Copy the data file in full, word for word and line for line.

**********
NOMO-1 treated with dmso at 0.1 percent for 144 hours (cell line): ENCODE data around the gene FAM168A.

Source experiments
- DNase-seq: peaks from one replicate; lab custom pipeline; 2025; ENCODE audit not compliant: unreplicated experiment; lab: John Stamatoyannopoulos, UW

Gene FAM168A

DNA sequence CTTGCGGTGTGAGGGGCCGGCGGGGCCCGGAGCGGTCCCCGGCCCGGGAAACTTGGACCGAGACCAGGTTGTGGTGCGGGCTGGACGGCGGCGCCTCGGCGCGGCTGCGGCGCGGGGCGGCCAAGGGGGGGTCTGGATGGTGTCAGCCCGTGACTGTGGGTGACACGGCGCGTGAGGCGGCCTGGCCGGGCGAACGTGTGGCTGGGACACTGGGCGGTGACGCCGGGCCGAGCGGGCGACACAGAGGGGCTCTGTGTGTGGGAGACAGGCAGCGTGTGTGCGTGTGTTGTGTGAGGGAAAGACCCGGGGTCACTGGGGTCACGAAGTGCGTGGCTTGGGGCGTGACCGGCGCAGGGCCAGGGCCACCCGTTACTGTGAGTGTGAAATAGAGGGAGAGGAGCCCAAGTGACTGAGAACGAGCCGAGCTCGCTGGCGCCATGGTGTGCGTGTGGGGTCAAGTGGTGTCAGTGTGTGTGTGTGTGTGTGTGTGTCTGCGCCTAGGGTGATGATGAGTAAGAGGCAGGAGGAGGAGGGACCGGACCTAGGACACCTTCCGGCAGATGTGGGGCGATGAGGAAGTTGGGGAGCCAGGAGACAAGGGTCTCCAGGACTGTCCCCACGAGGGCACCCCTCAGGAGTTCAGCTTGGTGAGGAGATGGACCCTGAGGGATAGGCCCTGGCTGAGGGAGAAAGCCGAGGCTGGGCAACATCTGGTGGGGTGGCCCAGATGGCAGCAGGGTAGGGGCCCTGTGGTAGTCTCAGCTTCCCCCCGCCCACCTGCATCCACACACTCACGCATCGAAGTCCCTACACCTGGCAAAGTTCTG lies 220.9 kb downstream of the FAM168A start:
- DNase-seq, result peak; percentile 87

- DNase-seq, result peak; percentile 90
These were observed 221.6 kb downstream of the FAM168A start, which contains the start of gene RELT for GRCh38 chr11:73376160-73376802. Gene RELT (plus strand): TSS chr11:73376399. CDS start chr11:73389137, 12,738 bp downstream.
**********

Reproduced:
NOMO-1 treated with dmso at 0.1 percent for 144 hours (cell line): ENCODE data around the gene FAM168A.

Source experiments
- DNase-seq: peaks from one replicate; lab custom pipeline; 2025; ENCODE audit not compliant: unreplicated experiment; lab: John Stamatoyannopoulos, UW

Gene FAM168A

DNA sequence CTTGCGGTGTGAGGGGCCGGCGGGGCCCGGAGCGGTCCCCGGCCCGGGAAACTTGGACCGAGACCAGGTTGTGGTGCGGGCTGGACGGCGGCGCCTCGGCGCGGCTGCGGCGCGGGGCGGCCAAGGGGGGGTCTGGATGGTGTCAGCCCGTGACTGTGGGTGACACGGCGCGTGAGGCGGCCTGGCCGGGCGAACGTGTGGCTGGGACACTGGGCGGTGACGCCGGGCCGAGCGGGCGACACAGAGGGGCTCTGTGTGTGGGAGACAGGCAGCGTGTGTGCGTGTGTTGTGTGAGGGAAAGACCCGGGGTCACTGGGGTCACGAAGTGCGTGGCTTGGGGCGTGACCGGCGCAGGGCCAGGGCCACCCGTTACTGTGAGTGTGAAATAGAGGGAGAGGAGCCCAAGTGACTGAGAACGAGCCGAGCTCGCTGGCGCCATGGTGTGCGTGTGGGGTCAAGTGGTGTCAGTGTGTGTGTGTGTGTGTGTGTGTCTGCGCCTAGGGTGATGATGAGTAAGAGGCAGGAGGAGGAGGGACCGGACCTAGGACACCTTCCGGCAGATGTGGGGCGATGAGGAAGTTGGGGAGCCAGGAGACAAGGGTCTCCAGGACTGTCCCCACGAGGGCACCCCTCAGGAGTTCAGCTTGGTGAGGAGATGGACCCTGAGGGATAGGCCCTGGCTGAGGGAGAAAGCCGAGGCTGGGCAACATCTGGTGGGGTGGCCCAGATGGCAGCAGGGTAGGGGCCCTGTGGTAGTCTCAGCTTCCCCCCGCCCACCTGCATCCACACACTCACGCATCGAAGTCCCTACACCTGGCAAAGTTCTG lies 220.9 kb downstream of the FAM168A start:
- DNase-seq, result peak; percentile 87

- DNase-seq, result peak; percentile 90
These were observed 221.6 kb downstream of the FAM168A start, which contains the start of gene RELT for GRCh38 chr11:73376160-73376802. Gene RELT (plus strand): TSS chr11:73376399. CDS start chr11:73389137, 12,738 bp downstream.